Palm Coast resident Tyler Jacques is making a difference at Bedtops Mattress Clearance Center.
When Bob Nichols first took Tyler Jacques out on a mattress delivery for the first time in late November, he was hesitant. After all, Jacques was a 16-year-old boy, and teenagers aren’t always reliable, he said. But he was also unsure if Jacques could keep up with him and handle the weight of the mattresses.
Jacques was born without his left leg, below the knee, and with only a thumb and three short fingers on his right hand, due to amniotic band syndrome.
“I was in a bind and I decided to take him out, and I could tell the first night that we went — I think we did three or four deliveries — and I went home and told my wife, ‘I think I got someone really good,’” Nichols said.
As the store manager for Bedtops Mattress Clearance Center in Palm Coast, Nichols never looked back after hiring Jacques, a Flagler Palm Coast High School freshman. In fact, he said that Jacques is the one pushing him to work harder and move faster.
“It’s funny because we’ll be carrying a mattress in and I was constantly asking him, ‘Are you doing OK? Are you all right?’” Nichols said. “And his response was, ‘Yeah, are you all right, old man?’”
Their bond grew after their first night of deliveries. Now, Jacques works four to five nights a week after school, for about 20-25 hours weekly.
“I thought it was going to be a struggle at first, when I first got here,” Jacques said. “But I can do what any other kid can.”
This job has given Jacques work experience, he said, as he hopes to become a mechanic one day.
To Jacques, a prosthetic leg is just his norm. He gets a new one every year or so as he outgrows it, and he donates the legs he outgrows to others who need them. He doesn’t realize the extent of his impact on others, but store owner Judy Lemay said that’s just because he’s a humble young man.
On Jan. 31, Jacques sat at a table in the store with his best friend and coworker Peter Bolton, Lemay and Nichols as they raved about his genuine personality, impressive strength and strong work ethic.
“I never really thought I would inspire anybody,” Jacques said.
But he does.
Lemay recalled a customer who called the store to express her gratitude for Jacques’ efforts.
“It was a house he and Bob had delivered to,” Lemay said. “And she said, ‘I cannot believe what that young man can do, and I just wanted to call and tell you out of all the deliveries I’ve had, that it was so well taken care of.’”
Bolton noted that Jacques and Nichols make quite the pair on deliveries, as they get along well.
“I think he looks up to Bob quite a bit,” Lemay said. “Bob’s a great guy. He’s overcome a lot of adversity in his life too, so they make a very good team.”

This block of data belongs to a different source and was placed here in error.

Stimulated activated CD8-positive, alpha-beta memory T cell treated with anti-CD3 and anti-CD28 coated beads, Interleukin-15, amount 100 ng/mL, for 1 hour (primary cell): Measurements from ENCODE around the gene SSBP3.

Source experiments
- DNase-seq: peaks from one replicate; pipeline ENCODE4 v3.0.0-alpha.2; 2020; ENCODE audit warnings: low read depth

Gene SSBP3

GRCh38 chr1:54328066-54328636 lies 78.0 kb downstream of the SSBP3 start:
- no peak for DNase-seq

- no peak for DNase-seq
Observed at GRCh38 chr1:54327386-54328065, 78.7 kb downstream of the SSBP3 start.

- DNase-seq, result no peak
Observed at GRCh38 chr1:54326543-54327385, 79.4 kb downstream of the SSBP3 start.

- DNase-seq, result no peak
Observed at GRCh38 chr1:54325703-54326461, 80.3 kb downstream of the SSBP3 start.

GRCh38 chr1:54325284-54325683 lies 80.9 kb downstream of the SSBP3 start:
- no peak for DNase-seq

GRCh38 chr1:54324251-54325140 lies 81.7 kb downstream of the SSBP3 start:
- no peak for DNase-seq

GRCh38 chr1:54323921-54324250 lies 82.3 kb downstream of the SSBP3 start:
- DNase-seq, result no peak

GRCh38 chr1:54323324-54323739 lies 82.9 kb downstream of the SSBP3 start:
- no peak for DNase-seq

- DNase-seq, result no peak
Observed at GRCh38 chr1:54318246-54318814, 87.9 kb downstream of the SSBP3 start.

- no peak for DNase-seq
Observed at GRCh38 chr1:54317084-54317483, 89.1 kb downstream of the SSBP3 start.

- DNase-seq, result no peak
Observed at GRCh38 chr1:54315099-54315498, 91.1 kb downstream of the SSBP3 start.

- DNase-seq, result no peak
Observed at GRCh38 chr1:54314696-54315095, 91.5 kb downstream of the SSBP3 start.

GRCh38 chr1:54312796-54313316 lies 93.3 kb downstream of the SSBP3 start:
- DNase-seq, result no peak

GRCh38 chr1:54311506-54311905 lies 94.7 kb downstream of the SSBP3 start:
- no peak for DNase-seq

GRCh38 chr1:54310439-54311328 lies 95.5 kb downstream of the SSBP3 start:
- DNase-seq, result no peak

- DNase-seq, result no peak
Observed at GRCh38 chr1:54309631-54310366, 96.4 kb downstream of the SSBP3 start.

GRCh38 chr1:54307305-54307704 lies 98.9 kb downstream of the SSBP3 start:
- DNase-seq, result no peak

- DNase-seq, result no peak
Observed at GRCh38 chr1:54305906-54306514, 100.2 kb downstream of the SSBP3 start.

A 20-foot fall in December 2013 changed Nichols’ life. He shattered his neck, back and both hands, and it gave him a brain injury.
Three and a half years later, a second chance came when Bedtops hired Nichols, after he’d purchased a mattress himself.
“I really didn’t think I’d ever work again,” Nichols said. “Judy and Gary brought me on, and to me, that was huge to overcome that. But it’s nothing like what (Jacques has) overcome his whole life. He puts so many things in perspective about life. I worry about the littlest things, and I really don’t anymore with him because I see what he does. He’s an amazing person, and we’re very thankful that he came on with us.”
Nichols mostly worked in the store itself before Jacques was hired. But when Bedtops needed more delivery crews, the two paired up.
“He pushed me to want to try to do the delivering, and when I did, it loosened up my muscles; I feel better than I ever have,” Nichols said. “It makes me feel alive again.”
As a 17-year-old now, Jacques spends his time out of school driving around with friends and delivering mattresses. He hopes to join the school baseball team at some point, as he was in Palm Coast Little League for 13 years. He has four brothers and two sisters, and this job keeps him busy, he said.
“I never really liked going outside anywhere because people would just make fun of me every day,” Jacques said.
At school, kids still pick on him sometimes. But it has given him a thick skin, he said.
“What bothered me a lot when we first started going into people’s houses is that they were constantly asking him about his leg,” Nichols said about Jacques. “And I finally asked him, ‘Does that really bother you? Because I’ll say something if it does.’ And he said, ‘No, people want to know. I’m sure they’re curious.’ I think he wants to get the word out there and help people that are born with disabilities know that you can do it. As long as someone gives them a chance, they can do it.”
Jacques’ advice to others is as simple as a lesson everyone learns in kindergarten: Try your best.
“I know you can do it,” Jacques said. “I mean, I’ve been through a lot; I’ve done a lot — a lot more than people ever thought I would.”